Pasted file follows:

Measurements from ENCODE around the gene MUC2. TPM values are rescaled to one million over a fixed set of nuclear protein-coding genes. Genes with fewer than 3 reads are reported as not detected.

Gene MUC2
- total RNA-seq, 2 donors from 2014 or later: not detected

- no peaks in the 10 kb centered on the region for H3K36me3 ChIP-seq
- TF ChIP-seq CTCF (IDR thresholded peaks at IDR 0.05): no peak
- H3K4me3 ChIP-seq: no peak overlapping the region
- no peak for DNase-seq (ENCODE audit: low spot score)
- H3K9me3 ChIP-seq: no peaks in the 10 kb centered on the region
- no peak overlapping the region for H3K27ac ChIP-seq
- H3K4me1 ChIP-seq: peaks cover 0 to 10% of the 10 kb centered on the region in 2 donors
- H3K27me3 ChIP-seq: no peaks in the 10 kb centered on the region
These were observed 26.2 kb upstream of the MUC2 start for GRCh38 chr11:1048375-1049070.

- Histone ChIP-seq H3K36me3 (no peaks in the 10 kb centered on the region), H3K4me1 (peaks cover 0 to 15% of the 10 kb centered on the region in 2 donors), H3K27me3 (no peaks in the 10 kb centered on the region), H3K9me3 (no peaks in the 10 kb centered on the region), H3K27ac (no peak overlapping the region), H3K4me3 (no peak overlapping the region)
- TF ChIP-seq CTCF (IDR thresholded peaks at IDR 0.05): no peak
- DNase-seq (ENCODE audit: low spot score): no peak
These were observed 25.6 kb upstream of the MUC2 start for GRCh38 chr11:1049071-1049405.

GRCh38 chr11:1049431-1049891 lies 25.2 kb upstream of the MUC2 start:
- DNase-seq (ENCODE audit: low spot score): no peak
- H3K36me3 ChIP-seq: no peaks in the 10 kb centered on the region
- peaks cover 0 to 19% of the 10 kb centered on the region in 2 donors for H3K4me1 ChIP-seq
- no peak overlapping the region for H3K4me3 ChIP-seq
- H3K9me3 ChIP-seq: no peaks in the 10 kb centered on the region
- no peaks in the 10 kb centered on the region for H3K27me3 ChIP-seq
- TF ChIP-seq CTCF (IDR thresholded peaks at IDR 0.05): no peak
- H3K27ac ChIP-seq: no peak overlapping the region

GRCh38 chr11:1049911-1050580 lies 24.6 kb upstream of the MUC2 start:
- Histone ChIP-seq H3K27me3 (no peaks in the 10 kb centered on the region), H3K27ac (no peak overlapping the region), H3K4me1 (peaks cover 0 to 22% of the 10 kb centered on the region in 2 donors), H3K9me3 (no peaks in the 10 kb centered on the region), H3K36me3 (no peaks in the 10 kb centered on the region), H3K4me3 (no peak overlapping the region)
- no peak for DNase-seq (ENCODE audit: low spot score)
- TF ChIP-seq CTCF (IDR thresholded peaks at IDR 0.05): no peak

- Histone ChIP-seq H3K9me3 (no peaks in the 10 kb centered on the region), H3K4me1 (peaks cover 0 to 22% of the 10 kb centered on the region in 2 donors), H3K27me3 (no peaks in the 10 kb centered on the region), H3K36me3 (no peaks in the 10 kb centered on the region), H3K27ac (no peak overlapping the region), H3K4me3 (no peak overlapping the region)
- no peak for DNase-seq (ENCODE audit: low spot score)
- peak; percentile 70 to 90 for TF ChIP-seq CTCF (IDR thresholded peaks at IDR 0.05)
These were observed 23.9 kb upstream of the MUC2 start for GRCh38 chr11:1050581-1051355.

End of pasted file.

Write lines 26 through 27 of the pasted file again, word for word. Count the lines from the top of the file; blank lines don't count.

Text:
GRCh38 chr11:1049911-1050580 lies 24.6 kb upstream of the MUC2 start:
- Histone ChIP-seq H3K27me3 (no peaks in the 10 kb centered on the region), H3K27ac (no peak overlapping the region), H3K4me1 (peaks cover 0 to 22% of the 10 kb centered on the region in 2 donors), H3K9me3 (no peaks in the 10 kb centered on the region), H3K36me3 (no peaks in the 10 kb centered on the region), H3K4me3 (no peak overlapping the region)